Author image David E. Wheeler


Apache::FakeTable - Pure Perl implementation of the Apache::Table interface


  use Apache::FakeTable;

  my $table = Apache::FakeTable->new($r);

  $table->set(From => '');

  $table->add(Cookie => 'One Cookie');
  $table->add(Cookie => 'Another Cookie');

  while(my($key, $val) = each %$table) {
      print "$key: $val\n";


This class emulates the behavior of the Apache::Table class, and is designed to behave exactly like Apache::Table. This means that all keys are case-insensitive and may have multiple values. As a drop-in substitute for Apache::Table, you should be able to use it exactly like Apache::Table.

You can treat an Apache::FakeTable object much like any other hash. However, like Apache Table, those keys that contain multiple values will trigger slightly different behavior than a traditional hash. The variations in behavior are as follows:


Will return the same key multiple times, once for each value stored for that key.


Will return the first value multiple times, once for each value stored for a given key. It'd be nice if it returned all the values for a given key, instead of the first value * the number of values, but that's not the way Apache::Table works, and I'm not sure I'd know how to implement it even if it did!


Will return the same key multiple times, pairing it with each of its values in turn.

Otherwise, things should be quite hash-like, particularly when a key has only a single value.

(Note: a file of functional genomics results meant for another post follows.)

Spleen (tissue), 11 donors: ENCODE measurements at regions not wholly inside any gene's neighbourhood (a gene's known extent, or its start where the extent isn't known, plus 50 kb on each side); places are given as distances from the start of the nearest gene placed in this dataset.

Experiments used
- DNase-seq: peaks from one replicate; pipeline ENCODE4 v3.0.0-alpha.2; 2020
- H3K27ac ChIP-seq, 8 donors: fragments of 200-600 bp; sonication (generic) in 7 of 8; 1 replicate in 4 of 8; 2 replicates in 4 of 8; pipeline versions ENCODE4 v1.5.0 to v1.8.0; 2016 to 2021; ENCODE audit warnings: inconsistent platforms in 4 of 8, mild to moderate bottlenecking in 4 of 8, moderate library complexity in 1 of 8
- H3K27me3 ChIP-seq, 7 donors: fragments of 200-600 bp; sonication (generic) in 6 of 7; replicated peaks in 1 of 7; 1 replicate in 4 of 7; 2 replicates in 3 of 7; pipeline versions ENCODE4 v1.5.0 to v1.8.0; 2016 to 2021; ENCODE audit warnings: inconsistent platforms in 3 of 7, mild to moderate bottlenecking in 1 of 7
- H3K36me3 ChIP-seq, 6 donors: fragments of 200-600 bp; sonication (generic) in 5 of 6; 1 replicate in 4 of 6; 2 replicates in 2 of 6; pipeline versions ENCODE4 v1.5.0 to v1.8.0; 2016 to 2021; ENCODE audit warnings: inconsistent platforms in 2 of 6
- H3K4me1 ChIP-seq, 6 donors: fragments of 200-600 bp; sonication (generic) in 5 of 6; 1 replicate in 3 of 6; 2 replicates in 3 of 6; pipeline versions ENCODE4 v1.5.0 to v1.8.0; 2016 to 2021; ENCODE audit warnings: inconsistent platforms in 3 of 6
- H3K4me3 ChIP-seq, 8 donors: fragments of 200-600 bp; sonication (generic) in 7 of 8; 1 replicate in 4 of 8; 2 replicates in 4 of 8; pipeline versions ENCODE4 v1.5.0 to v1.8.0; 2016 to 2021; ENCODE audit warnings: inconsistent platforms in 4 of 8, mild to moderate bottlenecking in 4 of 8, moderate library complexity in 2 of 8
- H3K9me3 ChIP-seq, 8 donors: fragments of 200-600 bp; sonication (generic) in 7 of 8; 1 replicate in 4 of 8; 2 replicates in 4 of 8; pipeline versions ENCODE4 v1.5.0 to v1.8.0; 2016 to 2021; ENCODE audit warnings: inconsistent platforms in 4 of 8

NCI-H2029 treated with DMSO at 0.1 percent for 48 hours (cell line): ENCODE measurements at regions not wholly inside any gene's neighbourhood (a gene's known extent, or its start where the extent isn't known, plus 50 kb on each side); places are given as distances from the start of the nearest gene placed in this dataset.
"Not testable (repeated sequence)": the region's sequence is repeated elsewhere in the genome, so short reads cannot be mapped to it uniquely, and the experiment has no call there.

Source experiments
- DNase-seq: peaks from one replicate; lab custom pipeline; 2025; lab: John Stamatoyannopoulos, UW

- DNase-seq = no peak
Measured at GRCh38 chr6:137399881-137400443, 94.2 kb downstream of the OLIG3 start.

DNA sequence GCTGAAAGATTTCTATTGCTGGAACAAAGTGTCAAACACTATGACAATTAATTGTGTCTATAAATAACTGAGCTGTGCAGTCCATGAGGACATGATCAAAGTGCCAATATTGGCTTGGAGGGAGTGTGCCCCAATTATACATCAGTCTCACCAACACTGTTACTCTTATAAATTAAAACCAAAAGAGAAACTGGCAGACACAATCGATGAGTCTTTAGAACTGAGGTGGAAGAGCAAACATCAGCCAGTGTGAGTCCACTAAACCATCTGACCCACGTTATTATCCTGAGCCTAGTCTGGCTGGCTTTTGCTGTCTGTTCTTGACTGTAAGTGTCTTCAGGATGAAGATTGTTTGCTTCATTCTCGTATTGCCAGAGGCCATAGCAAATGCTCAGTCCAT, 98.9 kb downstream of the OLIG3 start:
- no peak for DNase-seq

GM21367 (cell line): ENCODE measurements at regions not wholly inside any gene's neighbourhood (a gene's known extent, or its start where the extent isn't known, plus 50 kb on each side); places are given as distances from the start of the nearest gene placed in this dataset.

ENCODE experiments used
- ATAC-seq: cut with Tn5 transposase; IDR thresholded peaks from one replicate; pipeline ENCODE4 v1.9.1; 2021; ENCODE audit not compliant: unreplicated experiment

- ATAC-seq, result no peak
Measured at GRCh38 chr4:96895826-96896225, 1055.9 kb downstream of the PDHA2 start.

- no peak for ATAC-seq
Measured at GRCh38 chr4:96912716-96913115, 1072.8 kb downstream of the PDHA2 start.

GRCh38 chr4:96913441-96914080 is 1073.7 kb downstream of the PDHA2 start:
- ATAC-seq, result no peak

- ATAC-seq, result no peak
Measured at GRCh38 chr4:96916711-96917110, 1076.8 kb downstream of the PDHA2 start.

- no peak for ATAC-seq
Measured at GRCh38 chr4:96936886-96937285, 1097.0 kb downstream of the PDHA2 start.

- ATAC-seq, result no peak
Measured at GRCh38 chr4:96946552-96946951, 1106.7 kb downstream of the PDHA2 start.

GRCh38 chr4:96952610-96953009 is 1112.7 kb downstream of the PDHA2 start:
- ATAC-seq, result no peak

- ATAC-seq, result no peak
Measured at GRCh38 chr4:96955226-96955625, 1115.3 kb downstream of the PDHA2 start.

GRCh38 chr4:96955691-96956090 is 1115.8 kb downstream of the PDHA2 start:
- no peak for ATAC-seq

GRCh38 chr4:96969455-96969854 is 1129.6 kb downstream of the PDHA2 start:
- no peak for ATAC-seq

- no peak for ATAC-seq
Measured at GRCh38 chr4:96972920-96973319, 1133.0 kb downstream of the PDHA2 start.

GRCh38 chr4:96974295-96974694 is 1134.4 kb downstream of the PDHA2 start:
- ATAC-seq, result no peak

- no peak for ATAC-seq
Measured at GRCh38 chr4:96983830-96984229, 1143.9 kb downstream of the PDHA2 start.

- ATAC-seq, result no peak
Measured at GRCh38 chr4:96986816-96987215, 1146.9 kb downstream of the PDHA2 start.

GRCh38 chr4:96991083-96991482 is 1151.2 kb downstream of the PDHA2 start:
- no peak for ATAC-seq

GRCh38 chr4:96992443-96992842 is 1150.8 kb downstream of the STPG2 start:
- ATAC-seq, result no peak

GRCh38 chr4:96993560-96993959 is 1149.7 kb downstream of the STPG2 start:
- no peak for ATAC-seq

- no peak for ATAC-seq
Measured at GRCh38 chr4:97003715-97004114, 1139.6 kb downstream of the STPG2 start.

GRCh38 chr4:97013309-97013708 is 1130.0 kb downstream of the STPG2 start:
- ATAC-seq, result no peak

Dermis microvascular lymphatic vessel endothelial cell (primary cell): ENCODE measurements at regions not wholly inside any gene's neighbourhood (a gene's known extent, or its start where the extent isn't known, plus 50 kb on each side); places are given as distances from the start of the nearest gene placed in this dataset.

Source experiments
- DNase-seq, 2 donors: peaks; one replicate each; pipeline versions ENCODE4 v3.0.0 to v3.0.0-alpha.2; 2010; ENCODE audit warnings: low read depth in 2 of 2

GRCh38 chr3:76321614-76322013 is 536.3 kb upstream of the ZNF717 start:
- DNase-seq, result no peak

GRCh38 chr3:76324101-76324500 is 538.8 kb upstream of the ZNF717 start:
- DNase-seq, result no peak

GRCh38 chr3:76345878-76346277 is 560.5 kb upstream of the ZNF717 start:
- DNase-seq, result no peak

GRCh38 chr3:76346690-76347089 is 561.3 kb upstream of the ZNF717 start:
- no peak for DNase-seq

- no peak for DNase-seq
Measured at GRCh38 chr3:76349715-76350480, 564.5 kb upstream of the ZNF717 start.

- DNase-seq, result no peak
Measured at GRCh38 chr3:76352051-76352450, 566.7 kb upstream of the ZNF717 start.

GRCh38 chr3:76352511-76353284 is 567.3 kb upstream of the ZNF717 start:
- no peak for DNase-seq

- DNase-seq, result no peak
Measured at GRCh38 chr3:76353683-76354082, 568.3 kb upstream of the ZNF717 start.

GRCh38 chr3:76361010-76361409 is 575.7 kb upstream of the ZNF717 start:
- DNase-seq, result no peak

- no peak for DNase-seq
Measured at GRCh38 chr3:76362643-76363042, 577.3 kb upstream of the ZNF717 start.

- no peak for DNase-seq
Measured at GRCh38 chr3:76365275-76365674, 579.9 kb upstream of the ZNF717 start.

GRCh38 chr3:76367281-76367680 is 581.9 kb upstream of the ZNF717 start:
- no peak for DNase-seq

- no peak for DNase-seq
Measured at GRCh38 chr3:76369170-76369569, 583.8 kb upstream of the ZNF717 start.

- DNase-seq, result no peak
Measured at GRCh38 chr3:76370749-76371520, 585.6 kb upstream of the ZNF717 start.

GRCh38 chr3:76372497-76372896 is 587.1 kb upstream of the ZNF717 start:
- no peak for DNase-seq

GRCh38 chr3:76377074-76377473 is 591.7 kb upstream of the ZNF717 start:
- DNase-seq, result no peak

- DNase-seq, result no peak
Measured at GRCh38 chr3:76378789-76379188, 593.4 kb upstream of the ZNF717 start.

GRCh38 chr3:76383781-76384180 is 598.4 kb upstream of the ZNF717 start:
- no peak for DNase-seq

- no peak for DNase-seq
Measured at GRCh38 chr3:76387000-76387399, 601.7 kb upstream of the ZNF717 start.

my $table = Apache::FakeTable->new($r);
  $table = Apache::FakeTable->new($r, $initial_size);

Returns a new Apache::FakeTable object. An Apache object is required as the first argument. An optional second argument sets the initial size of the table for storing values.


  my $value = $table->get($key);
  my @values = $table->get($key);
  my $value = $table->{$key};

Gets the value stored for a given key in the table. If a key has multiple values, all will be returned when get() is called in an array context, and only the first value when it is called in a scalar context.


  $table->set($key, $value);
  $table->{$key} = $value;

Takes key and value arguments and sets the value for that key. Previous values for that key will be discarded. The value must be a string, or set() will turn it into one. A value of undef will be converted to the null string ('') a warning will be issued if warnings are enabled.


  delete $table->{$key};

Takes a single key argument and deletes that key from the table, so that none of its values will be in the table any longer.


  %$table = ();

Clears the table of all values.


  $table->add($key, $value);

Adds a new value to the table. This method is the sole interface for adding mutiple values for a single key.


  $table->merge($key, $value);

Merges a new value with an existing value by appending the new value to the existing. The result is a string with the old value separated from the new by a comma and a space. If $key contains multiple values, then only the first value will be used before appending the new value, and the remaining values will be discarded.



Pass a code reference to this method to have it iterate over all of the key/value pairs in the table. Keys with multiple values will trigger the execution of the code reference multiple times, once for each value. The code reference should expect two arguments: a key and a value. Iteration terminates when the code reference returns false, so be sure to have it return a true value if you want it to iterate over every value in the table.


This module is stored in an open GitHub repository. Feel free to fork and contribute!

Please file bug reports via GitHub Issues or by sending mail to

See Also



David E. Wheeler <>

Copyright and License

Copyright (c) 2003-2011, David E. Wheeler. Some Rights Reserved.

This module is free software; you can redistribute it and/or modify it under the same terms as Perl itself.